Get to know our latest guest and AD 100 designer Joy Moyler! As told by Studio Mcgee. 

Designer Joy Moyler has created beautiful moments time and time again… 

In beginning her career working for some of New York’s most prominent architectural and interior firms and leading the Giorgio Armani Interior Design Studio, Joy learned the ropes and honed her skills before taking on clients of her own. Her work and experience span every style and discipline — from Beaux-Arts to Modernism and everything in between.  

You may recognize Joy from the Elle Decor A-List, as an AD 100 Designer, or even from her capsule tabletop collection Joy Moyler Atelier. We’re inspired by Joy’s bold use of color, textiles, and keen attention to detail in everything she touches. To get to know Joy more, read through our recent conversation on her career and explore a few of her favorite things below. 

What was your very first job — ever?  

I worked at the New York Times, assisting the in-house interior designer William Tate-Mitros. It was great fun. That was my introduction to the D&D Building and incredible craftspeople around the world. Of course, I spent a great deal of time pulling samples and scheming palettes. But we had a lot of very long lunches to ward off the fatigue. Ha! Ha! I attended many incredible design events in the days when “there were no budgets” and social engagements. It really trained me for what I do now! I got spoiled very early in my career. But I’ve worked super hard ever since. Image from Joy’s Portfolio: Old Barn | Photography: Simon Upton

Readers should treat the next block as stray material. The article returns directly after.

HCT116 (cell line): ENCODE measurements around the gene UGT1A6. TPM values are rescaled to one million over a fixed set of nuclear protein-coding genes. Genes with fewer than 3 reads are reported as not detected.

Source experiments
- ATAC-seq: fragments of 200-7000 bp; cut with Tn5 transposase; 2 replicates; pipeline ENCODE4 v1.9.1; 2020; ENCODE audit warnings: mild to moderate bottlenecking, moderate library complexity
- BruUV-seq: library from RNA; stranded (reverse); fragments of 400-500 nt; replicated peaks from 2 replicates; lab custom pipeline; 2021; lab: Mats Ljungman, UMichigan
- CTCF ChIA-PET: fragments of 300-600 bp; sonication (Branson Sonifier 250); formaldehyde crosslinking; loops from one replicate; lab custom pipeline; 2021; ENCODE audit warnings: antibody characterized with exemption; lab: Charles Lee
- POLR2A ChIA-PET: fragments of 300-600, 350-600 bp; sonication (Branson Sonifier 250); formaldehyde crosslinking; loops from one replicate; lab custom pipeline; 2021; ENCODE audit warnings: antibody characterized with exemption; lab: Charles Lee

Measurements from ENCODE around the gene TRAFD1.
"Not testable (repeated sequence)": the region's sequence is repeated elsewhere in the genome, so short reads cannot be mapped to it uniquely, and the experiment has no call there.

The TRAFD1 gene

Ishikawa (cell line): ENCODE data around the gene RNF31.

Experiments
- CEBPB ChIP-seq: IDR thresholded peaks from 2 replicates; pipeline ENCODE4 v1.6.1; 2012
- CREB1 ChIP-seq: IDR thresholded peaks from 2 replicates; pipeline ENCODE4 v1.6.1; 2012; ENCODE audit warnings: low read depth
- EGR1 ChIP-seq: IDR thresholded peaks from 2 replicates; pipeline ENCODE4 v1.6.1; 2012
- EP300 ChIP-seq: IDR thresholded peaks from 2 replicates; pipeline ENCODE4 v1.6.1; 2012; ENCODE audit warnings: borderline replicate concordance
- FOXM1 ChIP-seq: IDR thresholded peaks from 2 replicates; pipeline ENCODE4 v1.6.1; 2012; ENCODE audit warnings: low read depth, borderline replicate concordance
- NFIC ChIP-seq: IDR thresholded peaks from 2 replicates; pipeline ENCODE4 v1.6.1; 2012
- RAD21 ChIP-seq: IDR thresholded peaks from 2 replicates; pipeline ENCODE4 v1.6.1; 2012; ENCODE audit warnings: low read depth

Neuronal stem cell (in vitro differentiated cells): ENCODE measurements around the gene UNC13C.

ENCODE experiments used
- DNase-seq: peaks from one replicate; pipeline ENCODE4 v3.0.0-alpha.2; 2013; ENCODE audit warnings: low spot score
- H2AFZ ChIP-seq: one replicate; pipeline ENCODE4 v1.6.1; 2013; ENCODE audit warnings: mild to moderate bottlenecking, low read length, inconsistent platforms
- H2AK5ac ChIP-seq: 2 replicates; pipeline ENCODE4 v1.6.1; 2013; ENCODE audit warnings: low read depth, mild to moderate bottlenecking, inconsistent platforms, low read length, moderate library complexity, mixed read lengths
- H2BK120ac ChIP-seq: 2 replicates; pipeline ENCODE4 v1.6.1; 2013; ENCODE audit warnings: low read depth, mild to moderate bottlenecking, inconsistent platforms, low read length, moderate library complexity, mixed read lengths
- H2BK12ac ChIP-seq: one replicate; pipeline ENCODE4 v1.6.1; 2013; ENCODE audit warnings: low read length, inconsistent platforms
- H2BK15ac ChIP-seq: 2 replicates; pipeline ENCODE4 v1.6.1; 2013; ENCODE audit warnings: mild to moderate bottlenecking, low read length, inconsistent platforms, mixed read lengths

Tell us about your journey into the creative industry; when did you realize that you could turn your passion into a career?  

I have always been interested in design and architecture. I was keenly aware of people who already had legendary careers in the industry. A trip to Europe really opened my eyes to global architecture, its effects on people’s lives, and just the natural beauty of it all. Upon graduation from architectural university, I worked at Skidmore, Owings, and Merrill. A premier architectural firm. It was intense training. I still have bags under my eyes from those week/weekend-long charrettes! That training remains part of my ethos and practice today. So I never get overwrought when the going gets tough. It’s in my blood. Cue Destiny’s Child’s “I’m a Survivor”! Image from Joy’s Portfolio: Old Barn | Photography: Simon Upton

If you could go back in time and give your young creator self one piece of advice, what would it be?  

To be more patient. To be patient with people who haven’t had the training I’ve had. Patience working with craftspeople who truly value the quality of the work they produce. Because passion cannot be rushed, and their efforts are so worth it. Image of one of Joy’s Projects in Raevo, Moscow

What does your creative process look like?   

It always starts with the architecture for me. That’s my training, I guess. Then I imagine the light, the lines, translucency of light, and the feeling of the space and develop the palette from there. I hand draw initial plans, and elevation renderings in Schematic Design, before introducing the work to Autocad in Design Development. I work with craftspeople all over the world and ateliers with incredible textiles to make it come alive. Image from Joy’s Portfolio Photo: Simon Upton

Read the original article here